We have recently developed a simple method to investigate the colonic response to food (CRF). This study describes the modifications of CRF induced by treatment with oral pinaverium bromide in irritable bowel syndrome (IBS) patients. Thirty healthy subjects and 43 patients suffering from IBS were studied. Colonic transit time (CTT) was measured in fasting conditions and after eating a standard test meal. Colonic response to food was quantified by calculating the variation in number of markers in each zone of interest of the large bowel between the X-ray films of the abdomen taken before and after eating. CRF is characterized by caudal propulsion of colonic contents in the two groups. In controls, there is emptying of the caecum-ascending colon region and filling of the rectosigmoid. In IBS patients, only the left transverse colon and the splenic flexure empty. Pinaverium bromide exerts no effect in controls but reverses the CRF of the right colon in IBS patients by inhibiting right colon emptying. These results suggest that the inhibitory action of pinaverium bromide on CRF may support the clinical efficacy of this calcium channel blocker in the treatment of IBS. PMID:10989977

  4. Continuous Inhalation of Ipratropium Bromide for Acute Asthma Refractory to β2-agonist Treatment

    PubMed Central

    Mastropietro, Christopher

    2015-01-01

    To present the case of a patient with persistent bronchospasm, refractory to treatment with β2-agonists, that resolved promptly with continuous inhalation of large dose (1000 mcg/hr) ipratropium bromide, and to discuss the possibility of tolerance to β2-agonists as the cause for his failure to respond to adrenergic medications. The patient had received multiple doses of albuterol, as well as subcutaneous terbutaline (0.3 mg), intravenous magnesium sulfate (1 g) and intravenous dexamethasone (10 mg) prior to his admission to the intensive care unit. He remained symptomatic despite systemic intravenous steroids, continuous intravenous terbutaline (up to 0.6 mcg/kg/min), and continuous nebulized albuterol (up to 20 mg/hr for 57 hr) followed by 49 hours of continuous levalbuterol (7 mg/hr). Due to the lack of response, all β2-agonists were discontinued at 106 hours post-admission, and he was started on large dose ipratropium bromide (1000 mcg/hr) by continuous nebulization. Clinical improvement was evident within 1 hour and complete resolution of his symptoms within 4 hours. Continuous inhalation of large dose ipratropium bromide may be an effective regimen for the treatment of patients hospitalized with acute asthma who are deemed to be nonresponsive and/or tolerant to β2-agonist therapy. PMID:25859173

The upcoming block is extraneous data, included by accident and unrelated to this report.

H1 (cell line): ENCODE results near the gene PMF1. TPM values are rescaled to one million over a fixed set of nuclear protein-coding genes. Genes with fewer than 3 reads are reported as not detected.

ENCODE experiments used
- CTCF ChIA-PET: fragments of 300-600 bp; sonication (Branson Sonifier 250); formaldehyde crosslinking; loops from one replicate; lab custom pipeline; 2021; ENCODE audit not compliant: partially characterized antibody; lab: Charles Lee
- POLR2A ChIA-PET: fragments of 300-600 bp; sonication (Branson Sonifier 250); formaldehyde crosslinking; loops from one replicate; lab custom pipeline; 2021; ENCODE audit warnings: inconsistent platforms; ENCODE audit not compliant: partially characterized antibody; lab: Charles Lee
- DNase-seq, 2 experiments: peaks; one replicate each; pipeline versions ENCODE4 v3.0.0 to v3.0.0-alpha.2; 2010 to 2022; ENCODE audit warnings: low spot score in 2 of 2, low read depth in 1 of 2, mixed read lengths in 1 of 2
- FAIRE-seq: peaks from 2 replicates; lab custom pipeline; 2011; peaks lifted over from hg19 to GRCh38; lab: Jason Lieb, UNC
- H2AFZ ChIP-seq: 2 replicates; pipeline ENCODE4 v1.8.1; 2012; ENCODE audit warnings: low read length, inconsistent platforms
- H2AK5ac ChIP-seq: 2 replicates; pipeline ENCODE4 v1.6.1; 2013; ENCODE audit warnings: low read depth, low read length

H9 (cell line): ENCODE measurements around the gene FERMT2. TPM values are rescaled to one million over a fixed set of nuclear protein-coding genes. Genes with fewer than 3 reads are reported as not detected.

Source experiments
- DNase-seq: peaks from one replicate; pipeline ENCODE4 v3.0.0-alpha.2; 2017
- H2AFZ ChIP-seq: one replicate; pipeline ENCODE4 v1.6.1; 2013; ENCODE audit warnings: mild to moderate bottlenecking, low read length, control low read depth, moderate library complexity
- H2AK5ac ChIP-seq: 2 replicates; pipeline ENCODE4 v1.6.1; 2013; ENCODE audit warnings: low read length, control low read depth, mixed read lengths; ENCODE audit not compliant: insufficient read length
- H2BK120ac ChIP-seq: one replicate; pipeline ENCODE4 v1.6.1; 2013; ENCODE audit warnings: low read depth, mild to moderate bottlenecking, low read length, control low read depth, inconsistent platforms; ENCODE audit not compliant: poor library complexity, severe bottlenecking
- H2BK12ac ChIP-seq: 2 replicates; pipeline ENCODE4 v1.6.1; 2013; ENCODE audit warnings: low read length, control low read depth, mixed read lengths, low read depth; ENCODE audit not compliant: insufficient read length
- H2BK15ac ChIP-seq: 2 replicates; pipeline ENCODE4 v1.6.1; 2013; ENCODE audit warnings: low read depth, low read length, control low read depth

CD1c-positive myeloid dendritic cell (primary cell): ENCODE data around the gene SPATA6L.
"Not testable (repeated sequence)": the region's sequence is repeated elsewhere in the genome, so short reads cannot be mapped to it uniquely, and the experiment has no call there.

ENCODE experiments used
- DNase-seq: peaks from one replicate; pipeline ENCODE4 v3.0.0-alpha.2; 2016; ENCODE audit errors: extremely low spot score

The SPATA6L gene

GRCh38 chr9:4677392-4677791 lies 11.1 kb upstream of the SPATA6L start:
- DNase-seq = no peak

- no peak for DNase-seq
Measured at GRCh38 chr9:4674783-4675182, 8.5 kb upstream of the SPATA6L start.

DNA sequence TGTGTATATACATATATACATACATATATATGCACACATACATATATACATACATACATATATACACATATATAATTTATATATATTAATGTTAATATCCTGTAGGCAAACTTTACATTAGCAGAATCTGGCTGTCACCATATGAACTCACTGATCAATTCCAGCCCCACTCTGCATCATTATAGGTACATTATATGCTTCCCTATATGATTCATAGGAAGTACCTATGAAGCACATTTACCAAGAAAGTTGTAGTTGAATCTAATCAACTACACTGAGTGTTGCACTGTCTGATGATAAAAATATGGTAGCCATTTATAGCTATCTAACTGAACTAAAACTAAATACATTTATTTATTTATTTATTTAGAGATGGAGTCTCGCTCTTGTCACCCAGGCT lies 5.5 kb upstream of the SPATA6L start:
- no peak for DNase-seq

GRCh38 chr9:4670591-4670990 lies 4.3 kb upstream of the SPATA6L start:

5. Continuous Inhalation of Ipratropium Bromide for Acute Asthma Refractory to β2-agonist Treatment.

    PubMed

    Koumbourlis, Anastassios C; Mastropietro, Christopher

    2015-01-01

    To present the case of a patient with persistent bronchospasm, refractory to treatment with β2-agonists, that resolved promptly with continuous inhalation of large dose (1000 mcg/hr) ipratropium bromide, and to discuss the possibility of tolerance to β2-agonists as the cause for his failure to respond to adrenergic medications. The patient had received multiple doses of albuterol, as well as subcutaneous terbutaline (0.3 mg), intravenous magnesium sulfate (1 g) and intravenous dexamethasone (10 mg) prior to his admission to the intensive care unit. He remained symptomatic despite systemic intravenous steroids, continuous intravenous terbutaline (up to 0.6 mcg/kg/min), and continuous nebulized albuterol (up to 20 mg/hr for 57 hr) followed by 49 hours of continuous levalbuterol (7 mg/hr). Due to the lack of response, all β2-agonists were discontinued at 106 hours post-admission, and he was started on large dose ipratropium bromide (1000 mcg/hr) by continuous nebulization. Clinical improvement was evident within 1 hour and complete resolution of his symptoms within 4 hours. Continuous inhalation of large dose ipratropium bromide may be an effective regimen for the treatment of patients hospitalized with acute asthma who are deemed to be nonresponsive and/or tolerant to β2-agonist therapy. PMID:25859173

  6. Transport of bromide measured by soil coring, suction plates, and lysimeters under transient flow conditions.

    NASA Astrophysics Data System (ADS)

    Kasteel, R.; Pütz, Th.; Vereecken, H.

    2003-04-01

    Lysimeter studies are one step within the registration procedure of pesticides. Flow and transport in these free-draining lysimeters do not reflect the field situation mainly because of the occurence of a zone of local saturation at the lower boundary (seepage face). The objective of this study is to evaluate the impact of flow and transport behaviour of bromide detected with different measuring devices (lysimeters, suction plates, and soil coring) by comparing experimental results with numerical simulations in heterogeneous flow domains. We applied bromide as a small pulse to the bare soil surface (Orthic Luvisol) of the three devices and the displacement of bromide was regurlarly sampled for three years under natural wheather conditions. Based on the mean breakthrough curves we observe experimentally that lysimeters have a lower effective pore-water velocity and exhibit more solute spreading resulting in a larger dispersivity than the suction plates. This can be ascribed to the artefact of the lower boundary. We performed numerical transport simulations in 2-D heterogeneous flow fields (scaling approach) choosing appropriate boundary conditions for the various devices. The simulations allow to follow the temporal evolution of flow and transport processes in the various devices and to gain additional process understanding. We conclude that the model is essentially capable to reproduce the main experimental findings only if we account for the spatial correlation structure of the hydraulic properties, i.e. soil heterogeneity.